Comprehensive compensation package agreed for passengers in the north of England affected by the recent rail disruption.
Rail passengers in the north of England affected by the recent rail disruption will benefit from a comprehensive compensation package agreed at a Transport for the North board meeting in Manchester today (28 June 2018), following a recommendation from the Department for Transport.
The package will see:
- season ticket holders on the worst affected Northern services in Lancashire, Cumbria and Greater Manchester, who experienced disruption before and after the May timetable change, will be eligible to receive a cash payment equivalent to up to 1 month’s travel — this will be in addition to the standard existing compensation passengers are entitled to
- season ticket holders in other parts of the north that have been badly affected since the introduction of the May timetable will be eligible to receive a cash payment equivalent to 1 week’s travel — this will also be in addition to the standard existing compensation passengers are entitled to
- marketing campaigns for the tourist areas affected by the disruption, such as Blackpool and the Lake District, will be funded as part of the package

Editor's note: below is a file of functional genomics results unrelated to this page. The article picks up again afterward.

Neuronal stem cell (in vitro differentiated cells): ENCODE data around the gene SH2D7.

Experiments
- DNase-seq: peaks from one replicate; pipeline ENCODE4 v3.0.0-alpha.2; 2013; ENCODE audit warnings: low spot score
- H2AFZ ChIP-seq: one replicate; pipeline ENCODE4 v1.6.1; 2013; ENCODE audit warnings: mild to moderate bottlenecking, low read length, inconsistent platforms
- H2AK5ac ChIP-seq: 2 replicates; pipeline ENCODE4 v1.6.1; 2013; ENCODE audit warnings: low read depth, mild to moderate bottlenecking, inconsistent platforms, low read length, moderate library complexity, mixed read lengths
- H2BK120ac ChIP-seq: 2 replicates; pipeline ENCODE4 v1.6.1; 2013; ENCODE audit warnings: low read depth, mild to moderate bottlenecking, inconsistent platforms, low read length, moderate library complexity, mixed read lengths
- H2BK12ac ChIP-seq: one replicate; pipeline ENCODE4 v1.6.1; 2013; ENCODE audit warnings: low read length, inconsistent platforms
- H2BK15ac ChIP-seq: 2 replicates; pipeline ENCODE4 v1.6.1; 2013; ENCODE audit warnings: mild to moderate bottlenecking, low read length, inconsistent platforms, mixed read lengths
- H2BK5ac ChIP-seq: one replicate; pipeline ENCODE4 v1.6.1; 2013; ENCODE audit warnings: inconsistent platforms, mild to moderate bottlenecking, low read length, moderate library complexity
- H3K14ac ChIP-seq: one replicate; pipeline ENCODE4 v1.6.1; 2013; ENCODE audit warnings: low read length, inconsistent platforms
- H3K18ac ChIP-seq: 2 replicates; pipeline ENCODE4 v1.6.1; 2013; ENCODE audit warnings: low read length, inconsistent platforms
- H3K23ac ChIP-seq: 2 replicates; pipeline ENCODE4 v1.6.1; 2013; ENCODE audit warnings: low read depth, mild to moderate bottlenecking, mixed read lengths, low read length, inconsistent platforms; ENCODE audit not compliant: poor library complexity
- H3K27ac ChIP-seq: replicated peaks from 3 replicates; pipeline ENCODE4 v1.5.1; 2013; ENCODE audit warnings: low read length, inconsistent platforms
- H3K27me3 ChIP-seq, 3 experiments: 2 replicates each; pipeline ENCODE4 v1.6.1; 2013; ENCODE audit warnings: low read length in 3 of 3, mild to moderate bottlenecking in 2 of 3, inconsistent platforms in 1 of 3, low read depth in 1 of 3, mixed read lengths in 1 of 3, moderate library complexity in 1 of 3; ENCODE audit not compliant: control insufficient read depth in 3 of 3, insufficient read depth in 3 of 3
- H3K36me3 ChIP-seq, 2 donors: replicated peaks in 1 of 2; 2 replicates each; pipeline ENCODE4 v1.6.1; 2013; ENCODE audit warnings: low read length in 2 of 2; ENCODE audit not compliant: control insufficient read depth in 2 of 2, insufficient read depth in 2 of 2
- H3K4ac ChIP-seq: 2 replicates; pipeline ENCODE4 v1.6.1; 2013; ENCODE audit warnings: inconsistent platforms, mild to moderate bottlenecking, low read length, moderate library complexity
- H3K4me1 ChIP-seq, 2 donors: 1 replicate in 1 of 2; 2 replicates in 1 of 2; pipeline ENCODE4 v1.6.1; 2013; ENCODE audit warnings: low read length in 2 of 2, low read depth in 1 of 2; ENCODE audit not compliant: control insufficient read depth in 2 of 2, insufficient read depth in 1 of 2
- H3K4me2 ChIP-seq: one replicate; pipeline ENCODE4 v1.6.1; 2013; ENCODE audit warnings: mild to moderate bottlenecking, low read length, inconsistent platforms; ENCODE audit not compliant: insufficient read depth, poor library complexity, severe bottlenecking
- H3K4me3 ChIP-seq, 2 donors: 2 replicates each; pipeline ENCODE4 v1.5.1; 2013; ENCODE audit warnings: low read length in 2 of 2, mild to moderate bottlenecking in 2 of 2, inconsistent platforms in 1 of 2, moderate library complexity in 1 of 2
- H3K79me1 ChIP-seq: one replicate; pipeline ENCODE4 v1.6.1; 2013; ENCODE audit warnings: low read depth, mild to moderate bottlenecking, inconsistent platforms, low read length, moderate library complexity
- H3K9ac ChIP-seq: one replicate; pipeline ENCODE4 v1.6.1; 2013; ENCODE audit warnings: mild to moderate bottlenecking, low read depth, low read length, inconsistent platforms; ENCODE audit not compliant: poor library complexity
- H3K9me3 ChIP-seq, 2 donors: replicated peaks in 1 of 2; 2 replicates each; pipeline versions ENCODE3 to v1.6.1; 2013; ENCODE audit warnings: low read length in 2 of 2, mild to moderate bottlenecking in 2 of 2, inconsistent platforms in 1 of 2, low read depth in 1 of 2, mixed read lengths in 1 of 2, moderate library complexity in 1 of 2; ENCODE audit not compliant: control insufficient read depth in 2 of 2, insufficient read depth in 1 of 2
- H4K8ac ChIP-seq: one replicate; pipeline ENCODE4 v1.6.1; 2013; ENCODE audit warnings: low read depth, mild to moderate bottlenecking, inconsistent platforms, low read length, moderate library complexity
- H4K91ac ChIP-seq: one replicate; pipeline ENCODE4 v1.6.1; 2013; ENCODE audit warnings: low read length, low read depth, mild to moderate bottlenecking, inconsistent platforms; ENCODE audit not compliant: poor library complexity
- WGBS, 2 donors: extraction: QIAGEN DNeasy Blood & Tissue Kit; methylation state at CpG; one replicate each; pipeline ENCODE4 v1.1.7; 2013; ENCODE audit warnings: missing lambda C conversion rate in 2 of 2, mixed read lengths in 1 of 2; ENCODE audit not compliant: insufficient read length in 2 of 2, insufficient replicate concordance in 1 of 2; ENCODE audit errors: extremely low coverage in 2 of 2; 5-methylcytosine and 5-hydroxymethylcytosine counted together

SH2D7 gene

Further measures are expected to be agreed shortly.
Rail Minister Jo Johnson said:
Rail passengers have experienced unacceptable disruption and, while we have started to see some improvements, many people are still not getting the service they expect. We are doing everything we can alongside Transport for the North and Northern to improve the service, but it is absolutely right that passengers should be compensated for the disruption they have suffered.
This comprehensive package, together with the steps we are taking to get services running and the independent inquiry we announced earlier in the month, should go some way towards putting right the problems we’ve seen.
The costs of the package will be met in full by the industry, and passengers will start receiving payments from early July.
A temporary timetable is in operation on parts of Northern’s network until 29 July, with the full timetable introduced following that. This temporary timetable has brought more stability, helping passengers to plan ahead. The Lakes Line is also due to start running Northern services again from Monday.
Earlier this month, the government announced an independent inquiry into what went wrong, in order to ensure these problems do not happen again. If Northern is found to have been negligent, the government will not hesitate to take tough action.